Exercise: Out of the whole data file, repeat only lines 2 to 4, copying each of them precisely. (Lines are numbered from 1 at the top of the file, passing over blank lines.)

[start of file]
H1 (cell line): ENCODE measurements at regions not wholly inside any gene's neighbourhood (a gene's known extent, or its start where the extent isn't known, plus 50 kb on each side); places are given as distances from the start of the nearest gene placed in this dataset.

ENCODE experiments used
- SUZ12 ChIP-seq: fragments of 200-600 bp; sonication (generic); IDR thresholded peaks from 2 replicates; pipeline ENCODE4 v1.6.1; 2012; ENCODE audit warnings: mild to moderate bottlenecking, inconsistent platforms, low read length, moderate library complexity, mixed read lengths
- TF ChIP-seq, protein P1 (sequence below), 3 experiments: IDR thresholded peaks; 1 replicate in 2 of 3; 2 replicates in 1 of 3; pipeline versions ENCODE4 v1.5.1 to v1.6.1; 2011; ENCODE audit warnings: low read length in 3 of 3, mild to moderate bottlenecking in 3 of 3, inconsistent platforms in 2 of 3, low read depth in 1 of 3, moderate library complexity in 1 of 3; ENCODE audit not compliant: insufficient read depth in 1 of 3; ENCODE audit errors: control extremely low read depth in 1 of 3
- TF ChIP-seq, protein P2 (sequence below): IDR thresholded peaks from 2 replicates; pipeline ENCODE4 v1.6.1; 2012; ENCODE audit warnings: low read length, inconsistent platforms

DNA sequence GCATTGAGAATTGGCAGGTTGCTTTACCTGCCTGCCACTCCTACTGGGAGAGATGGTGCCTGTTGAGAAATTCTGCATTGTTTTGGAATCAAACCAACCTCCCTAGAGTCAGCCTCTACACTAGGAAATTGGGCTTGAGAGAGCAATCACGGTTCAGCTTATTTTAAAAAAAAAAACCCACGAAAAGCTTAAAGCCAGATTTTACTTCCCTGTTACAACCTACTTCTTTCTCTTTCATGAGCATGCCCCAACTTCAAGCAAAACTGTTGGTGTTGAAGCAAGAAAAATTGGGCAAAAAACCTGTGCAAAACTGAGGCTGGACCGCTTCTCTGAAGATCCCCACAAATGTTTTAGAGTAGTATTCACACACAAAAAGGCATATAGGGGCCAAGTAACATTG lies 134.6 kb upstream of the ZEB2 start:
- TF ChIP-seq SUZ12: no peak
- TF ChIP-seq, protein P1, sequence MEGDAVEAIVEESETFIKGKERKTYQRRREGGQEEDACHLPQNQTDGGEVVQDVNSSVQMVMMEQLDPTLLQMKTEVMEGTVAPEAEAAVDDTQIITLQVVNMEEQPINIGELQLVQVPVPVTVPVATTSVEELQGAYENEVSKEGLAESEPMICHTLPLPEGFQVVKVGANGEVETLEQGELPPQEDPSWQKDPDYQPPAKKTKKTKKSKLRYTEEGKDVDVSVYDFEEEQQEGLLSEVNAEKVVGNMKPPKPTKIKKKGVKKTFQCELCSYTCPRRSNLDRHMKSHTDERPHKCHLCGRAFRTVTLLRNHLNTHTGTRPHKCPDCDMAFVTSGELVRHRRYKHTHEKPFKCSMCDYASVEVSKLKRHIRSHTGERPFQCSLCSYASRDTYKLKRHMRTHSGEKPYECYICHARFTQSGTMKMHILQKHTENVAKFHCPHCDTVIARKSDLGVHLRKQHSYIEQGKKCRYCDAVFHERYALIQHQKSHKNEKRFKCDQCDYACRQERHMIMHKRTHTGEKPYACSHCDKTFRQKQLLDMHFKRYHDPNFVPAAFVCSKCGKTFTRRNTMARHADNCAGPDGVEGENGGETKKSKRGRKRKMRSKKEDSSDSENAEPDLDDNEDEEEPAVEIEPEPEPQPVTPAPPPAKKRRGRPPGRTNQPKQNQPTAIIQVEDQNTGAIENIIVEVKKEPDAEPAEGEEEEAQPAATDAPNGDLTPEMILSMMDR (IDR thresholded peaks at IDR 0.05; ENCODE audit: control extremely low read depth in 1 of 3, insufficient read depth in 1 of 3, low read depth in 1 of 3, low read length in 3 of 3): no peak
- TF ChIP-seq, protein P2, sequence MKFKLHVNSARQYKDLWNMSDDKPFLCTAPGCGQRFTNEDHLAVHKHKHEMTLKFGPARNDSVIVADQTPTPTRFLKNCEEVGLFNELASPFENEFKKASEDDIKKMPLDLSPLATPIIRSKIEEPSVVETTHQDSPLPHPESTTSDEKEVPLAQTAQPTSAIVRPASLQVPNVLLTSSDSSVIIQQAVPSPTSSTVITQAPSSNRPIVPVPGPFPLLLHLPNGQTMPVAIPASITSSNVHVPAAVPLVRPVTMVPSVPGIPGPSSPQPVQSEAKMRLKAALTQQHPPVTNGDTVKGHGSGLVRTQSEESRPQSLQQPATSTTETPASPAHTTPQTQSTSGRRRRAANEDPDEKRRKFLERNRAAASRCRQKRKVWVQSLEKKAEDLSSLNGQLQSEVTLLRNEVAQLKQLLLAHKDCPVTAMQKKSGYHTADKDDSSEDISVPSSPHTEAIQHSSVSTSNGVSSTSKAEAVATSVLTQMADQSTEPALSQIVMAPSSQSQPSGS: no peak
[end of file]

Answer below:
ENCODE experiments used
- SUZ12 ChIP-seq: fragments of 200-600 bp; sonication (generic); IDR thresholded peaks from 2 replicates; pipeline ENCODE4 v1.6.1; 2012; ENCODE audit warnings: mild to moderate bottlenecking, inconsistent platforms, low read length, moderate library complexity, mixed read lengths
- TF ChIP-seq, protein P1 (sequence below), 3 experiments: IDR thresholded peaks; 1 replicate in 2 of 3; 2 replicates in 1 of 3; pipeline versions ENCODE4 v1.5.1 to v1.6.1; 2011; ENCODE audit warnings: low read length in 3 of 3, mild to moderate bottlenecking in 3 of 3, inconsistent platforms in 2 of 3, low read depth in 1 of 3, moderate library complexity in 1 of 3; ENCODE audit not compliant: insufficient read depth in 1 of 3; ENCODE audit errors: control extremely low read depth in 1 of 3